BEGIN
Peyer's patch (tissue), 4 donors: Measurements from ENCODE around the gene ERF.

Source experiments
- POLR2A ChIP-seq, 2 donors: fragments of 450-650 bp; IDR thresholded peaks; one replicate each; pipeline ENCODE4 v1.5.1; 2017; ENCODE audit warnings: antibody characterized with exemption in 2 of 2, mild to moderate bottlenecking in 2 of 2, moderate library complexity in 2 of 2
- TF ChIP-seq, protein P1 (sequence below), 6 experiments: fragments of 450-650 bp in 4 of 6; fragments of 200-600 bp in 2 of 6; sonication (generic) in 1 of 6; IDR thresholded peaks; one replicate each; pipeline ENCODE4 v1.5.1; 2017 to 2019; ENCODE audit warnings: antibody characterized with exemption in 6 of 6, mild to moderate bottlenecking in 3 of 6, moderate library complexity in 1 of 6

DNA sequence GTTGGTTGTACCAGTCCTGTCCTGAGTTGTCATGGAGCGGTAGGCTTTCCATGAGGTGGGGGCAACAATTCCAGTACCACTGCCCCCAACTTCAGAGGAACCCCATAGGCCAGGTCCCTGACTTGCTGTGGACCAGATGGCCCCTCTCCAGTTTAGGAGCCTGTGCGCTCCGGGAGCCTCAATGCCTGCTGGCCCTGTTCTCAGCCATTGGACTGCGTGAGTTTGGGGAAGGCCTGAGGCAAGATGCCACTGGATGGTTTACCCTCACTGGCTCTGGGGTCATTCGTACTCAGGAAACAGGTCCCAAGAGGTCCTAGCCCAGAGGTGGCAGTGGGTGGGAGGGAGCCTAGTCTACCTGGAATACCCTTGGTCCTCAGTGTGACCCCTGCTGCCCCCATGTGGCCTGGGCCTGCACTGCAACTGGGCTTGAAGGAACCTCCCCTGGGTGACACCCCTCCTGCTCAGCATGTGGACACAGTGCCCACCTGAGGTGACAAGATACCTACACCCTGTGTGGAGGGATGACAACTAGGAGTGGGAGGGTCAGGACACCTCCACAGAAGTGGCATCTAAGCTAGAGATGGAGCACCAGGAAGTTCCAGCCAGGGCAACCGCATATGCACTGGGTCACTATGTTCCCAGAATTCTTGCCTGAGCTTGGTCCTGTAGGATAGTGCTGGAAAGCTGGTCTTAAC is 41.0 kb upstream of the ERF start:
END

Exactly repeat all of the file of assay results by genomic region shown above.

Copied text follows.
Peyer's patch (tissue), 4 donors: Measurements from ENCODE around the gene ERF.

Source experiments
- POLR2A ChIP-seq, 2 donors: fragments of 450-650 bp; IDR thresholded peaks; one replicate each; pipeline ENCODE4 v1.5.1; 2017; ENCODE audit warnings: antibody characterized with exemption in 2 of 2, mild to moderate bottlenecking in 2 of 2, moderate library complexity in 2 of 2
- TF ChIP-seq, protein P1 (sequence below), 6 experiments: fragments of 450-650 bp in 4 of 6; fragments of 200-600 bp in 2 of 6; sonication (generic) in 1 of 6; IDR thresholded peaks; one replicate each; pipeline ENCODE4 v1.5.1; 2017 to 2019; ENCODE audit warnings: antibody characterized with exemption in 6 of 6, mild to moderate bottlenecking in 3 of 6, moderate library complexity in 1 of 6

DNA sequence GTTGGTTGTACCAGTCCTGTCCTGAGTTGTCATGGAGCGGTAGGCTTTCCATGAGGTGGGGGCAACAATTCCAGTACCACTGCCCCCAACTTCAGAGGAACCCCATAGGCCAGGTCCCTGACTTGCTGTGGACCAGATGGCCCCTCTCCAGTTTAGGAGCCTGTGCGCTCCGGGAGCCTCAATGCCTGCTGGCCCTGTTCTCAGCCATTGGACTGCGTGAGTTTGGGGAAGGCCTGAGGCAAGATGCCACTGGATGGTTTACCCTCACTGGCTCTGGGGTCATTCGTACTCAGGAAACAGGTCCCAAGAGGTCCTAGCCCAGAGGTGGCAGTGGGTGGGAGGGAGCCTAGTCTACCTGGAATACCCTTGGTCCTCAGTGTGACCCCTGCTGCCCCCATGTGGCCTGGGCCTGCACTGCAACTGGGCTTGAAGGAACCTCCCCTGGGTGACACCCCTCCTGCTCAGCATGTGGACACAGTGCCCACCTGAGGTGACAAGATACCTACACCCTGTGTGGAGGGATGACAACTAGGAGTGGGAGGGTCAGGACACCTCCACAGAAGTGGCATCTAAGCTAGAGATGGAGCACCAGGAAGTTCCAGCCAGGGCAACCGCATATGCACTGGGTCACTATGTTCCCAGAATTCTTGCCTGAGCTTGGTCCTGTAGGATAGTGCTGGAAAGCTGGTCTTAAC is 41.0 kb upstream of the ERF start: